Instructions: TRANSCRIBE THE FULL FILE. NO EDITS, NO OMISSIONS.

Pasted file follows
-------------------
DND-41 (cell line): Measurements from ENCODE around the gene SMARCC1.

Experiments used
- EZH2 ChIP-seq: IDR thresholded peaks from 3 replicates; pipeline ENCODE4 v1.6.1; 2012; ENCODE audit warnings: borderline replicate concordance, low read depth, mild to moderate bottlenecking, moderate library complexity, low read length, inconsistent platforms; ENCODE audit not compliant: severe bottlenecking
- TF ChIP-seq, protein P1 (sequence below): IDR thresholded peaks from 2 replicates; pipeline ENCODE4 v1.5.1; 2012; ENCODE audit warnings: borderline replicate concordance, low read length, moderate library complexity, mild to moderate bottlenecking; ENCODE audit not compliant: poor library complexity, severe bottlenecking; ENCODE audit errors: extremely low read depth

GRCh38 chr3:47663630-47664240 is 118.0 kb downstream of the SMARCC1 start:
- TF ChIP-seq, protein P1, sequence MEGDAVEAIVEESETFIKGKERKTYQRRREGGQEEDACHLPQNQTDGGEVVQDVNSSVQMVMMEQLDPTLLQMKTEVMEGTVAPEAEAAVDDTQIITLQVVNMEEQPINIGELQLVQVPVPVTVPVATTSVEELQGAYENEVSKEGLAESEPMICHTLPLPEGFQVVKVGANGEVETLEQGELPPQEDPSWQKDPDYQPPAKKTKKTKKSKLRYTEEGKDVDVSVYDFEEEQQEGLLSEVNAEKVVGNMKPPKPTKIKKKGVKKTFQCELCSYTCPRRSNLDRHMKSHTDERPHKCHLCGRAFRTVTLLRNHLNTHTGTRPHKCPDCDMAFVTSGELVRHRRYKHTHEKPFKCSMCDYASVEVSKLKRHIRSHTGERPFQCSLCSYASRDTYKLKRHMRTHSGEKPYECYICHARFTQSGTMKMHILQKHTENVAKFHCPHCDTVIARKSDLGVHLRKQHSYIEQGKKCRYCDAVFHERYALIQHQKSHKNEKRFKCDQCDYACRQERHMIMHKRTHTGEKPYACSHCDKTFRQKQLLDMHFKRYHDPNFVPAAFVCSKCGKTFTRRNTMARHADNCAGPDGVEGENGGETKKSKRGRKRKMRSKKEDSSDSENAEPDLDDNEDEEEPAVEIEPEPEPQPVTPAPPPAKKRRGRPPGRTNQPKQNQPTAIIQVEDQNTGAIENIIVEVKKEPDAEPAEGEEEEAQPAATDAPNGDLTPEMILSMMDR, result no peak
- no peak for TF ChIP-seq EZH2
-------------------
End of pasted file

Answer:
DND-41 (cell line): Measurements from ENCODE around the gene SMARCC1.

Experiments used
- EZH2 ChIP-seq: IDR thresholded peaks from 3 replicates; pipeline ENCODE4 v1.6.1; 2012; ENCODE audit warnings: borderline replicate concordance, low read depth, mild to moderate bottlenecking, moderate library complexity, low read length, inconsistent platforms; ENCODE audit not compliant: severe bottlenecking
- TF ChIP-seq, protein P1 (sequence below): IDR thresholded peaks from 2 replicates; pipeline ENCODE4 v1.5.1; 2012; ENCODE audit warnings: borderline replicate concordance, low read length, moderate library complexity, mild to moderate bottlenecking; ENCODE audit not compliant: poor library complexity, severe bottlenecking; ENCODE audit errors: extremely low read depth

GRCh38 chr3:47663630-47664240 is 118.0 kb downstream of the SMARCC1 start:
- TF ChIP-seq, protein P1, sequence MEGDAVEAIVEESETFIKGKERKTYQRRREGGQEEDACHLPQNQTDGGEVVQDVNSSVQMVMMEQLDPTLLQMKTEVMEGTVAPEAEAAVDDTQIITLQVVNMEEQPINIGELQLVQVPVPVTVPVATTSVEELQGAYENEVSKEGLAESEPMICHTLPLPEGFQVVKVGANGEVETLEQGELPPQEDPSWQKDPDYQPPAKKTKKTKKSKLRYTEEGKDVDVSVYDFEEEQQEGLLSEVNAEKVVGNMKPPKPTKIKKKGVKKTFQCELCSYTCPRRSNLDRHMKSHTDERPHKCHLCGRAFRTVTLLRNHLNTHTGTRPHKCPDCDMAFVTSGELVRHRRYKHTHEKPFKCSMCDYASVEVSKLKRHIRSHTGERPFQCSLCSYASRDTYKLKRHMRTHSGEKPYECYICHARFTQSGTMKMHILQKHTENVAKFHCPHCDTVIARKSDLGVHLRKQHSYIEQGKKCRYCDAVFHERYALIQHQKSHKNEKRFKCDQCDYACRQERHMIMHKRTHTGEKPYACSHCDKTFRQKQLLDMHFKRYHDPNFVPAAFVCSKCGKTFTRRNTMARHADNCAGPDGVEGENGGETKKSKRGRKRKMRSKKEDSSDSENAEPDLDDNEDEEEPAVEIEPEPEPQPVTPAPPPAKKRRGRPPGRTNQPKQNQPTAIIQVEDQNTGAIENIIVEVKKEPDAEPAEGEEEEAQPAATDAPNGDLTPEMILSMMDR, result no peak
- no peak for TF ChIP-seq EZH2